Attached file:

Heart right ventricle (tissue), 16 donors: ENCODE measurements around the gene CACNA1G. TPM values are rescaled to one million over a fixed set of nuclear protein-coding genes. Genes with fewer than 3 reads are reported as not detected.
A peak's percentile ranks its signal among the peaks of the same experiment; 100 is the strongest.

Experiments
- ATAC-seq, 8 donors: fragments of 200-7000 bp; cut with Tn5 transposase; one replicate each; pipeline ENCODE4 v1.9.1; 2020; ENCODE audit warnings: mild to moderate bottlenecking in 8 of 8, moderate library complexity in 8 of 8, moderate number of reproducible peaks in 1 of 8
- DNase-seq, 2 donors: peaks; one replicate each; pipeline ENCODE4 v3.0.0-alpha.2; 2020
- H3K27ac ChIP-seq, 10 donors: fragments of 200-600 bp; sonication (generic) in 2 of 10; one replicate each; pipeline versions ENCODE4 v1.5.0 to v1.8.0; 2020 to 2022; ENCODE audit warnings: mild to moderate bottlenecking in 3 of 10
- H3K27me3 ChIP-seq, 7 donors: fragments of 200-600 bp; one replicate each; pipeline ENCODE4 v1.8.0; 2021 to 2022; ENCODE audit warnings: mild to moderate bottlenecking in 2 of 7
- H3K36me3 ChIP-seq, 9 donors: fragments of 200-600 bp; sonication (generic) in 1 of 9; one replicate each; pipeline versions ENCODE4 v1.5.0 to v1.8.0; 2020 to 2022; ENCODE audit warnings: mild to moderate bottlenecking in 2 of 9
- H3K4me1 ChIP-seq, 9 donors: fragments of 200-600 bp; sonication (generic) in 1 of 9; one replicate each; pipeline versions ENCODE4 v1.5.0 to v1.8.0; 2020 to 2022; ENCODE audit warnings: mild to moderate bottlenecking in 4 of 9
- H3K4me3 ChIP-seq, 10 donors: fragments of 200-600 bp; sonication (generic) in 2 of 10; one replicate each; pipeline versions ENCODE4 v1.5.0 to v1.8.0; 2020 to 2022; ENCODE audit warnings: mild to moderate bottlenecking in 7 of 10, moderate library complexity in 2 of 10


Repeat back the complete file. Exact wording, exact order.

Heart right ventricle (tissue), 16 donors: ENCODE measurements around the gene CACNA1G. TPM values are rescaled to one million over a fixed set of nuclear protein-coding genes. Genes with fewer than 3 reads are reported as not detected.
A peak's percentile ranks its signal among the peaks of the same experiment; 100 is the strongest.

Experiments
- ATAC-seq, 8 donors: fragments of 200-7000 bp; cut with Tn5 transposase; one replicate each; pipeline ENCODE4 v1.9.1; 2020; ENCODE audit warnings: mild to moderate bottlenecking in 8 of 8, moderate library complexity in 8 of 8, moderate number of reproducible peaks in 1 of 8
- DNase-seq, 2 donors: peaks; one replicate each; pipeline ENCODE4 v3.0.0-alpha.2; 2020
- H3K27ac ChIP-seq, 10 donors: fragments of 200-600 bp; sonication (generic) in 2 of 10; one replicate each; pipeline versions ENCODE4 v1.5.0 to v1.8.0; 2020 to 2022; ENCODE audit warnings: mild to moderate bottlenecking in 3 of 10
- H3K27me3 ChIP-seq, 7 donors: fragments of 200-600 bp; one replicate each; pipeline ENCODE4 v1.8.0; 2021 to 2022; ENCODE audit warnings: mild to moderate bottlenecking in 2 of 7
- H3K36me3 ChIP-seq, 9 donors: fragments of 200-600 bp; sonication (generic) in 1 of 9; one replicate each; pipeline versions ENCODE4 v1.5.0 to v1.8.0; 2020 to 2022; ENCODE audit warnings: mild to moderate bottlenecking in 2 of 9
- H3K4me1 ChIP-seq, 9 donors: fragments of 200-600 bp; sonication (generic) in 1 of 9; one replicate each; pipeline versions ENCODE4 v1.5.0 to v1.8.0; 2020 to 2022; ENCODE audit warnings: mild to moderate bottlenecking in 4 of 9
- H3K4me3 ChIP-seq, 10 donors: fragments of 200-600 bp; sonication (generic) in 2 of 10; one replicate each; pipeline versions ENCODE4 v1.5.0 to v1.8.0; 2020 to 2022; ENCODE audit warnings: mild to moderate bottlenecking in 7 of 10, moderate library complexity in 2 of 10